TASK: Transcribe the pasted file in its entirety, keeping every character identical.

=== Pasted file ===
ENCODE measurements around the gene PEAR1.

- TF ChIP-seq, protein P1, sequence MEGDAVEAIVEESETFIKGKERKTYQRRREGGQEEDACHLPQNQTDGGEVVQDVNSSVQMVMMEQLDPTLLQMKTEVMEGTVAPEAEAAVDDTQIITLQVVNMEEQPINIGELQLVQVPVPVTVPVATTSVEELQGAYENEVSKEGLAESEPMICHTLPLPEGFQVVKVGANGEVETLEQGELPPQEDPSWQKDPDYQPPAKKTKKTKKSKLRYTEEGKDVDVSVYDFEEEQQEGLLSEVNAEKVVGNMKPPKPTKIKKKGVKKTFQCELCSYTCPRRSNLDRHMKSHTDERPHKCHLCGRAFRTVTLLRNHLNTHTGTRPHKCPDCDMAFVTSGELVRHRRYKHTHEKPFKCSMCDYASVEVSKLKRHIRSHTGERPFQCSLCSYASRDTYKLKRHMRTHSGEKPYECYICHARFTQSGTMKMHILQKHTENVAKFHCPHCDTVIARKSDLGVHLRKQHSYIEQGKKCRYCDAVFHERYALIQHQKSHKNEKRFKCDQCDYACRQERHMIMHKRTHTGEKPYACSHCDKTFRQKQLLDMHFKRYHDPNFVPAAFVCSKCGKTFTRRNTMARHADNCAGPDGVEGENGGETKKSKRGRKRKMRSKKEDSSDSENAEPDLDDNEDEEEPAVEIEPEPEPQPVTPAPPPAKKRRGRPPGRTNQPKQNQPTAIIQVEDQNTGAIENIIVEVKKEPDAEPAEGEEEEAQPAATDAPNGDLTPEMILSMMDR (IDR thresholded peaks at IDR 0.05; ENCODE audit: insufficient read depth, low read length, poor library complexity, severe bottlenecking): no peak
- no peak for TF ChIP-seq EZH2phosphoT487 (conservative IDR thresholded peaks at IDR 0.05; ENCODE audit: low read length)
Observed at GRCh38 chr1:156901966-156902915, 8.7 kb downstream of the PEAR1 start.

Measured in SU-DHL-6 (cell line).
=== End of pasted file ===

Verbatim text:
ENCODE measurements around the gene PEAR1.

- TF ChIP-seq, protein P1, sequence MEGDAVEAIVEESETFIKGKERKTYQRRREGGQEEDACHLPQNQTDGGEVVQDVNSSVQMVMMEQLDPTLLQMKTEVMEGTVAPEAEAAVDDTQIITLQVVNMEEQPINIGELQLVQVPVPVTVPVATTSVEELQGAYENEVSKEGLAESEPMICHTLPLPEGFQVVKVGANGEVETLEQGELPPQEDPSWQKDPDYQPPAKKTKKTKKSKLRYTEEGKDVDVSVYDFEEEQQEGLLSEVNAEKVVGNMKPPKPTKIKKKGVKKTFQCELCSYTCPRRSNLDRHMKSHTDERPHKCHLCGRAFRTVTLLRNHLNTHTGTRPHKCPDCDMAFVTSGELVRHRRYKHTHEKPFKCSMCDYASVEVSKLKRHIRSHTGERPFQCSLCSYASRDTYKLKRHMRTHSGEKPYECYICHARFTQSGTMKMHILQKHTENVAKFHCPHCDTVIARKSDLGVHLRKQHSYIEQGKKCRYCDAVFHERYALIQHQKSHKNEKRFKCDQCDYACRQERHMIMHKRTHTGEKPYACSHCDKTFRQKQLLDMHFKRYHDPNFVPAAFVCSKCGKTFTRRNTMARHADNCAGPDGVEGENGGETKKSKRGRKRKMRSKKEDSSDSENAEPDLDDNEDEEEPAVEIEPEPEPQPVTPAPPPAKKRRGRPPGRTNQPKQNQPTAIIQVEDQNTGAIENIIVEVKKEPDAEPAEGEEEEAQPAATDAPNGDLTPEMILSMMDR (IDR thresholded peaks at IDR 0.05; ENCODE audit: insufficient read depth, low read length, poor library complexity, severe bottlenecking): no peak
- no peak for TF ChIP-seq EZH2phosphoT487 (conservative IDR thresholded peaks at IDR 0.05; ENCODE audit: low read length)
Observed at GRCh38 chr1:156901966-156902915, 8.7 kb downstream of the PEAR1 start.

Measured in SU-DHL-6 (cell line).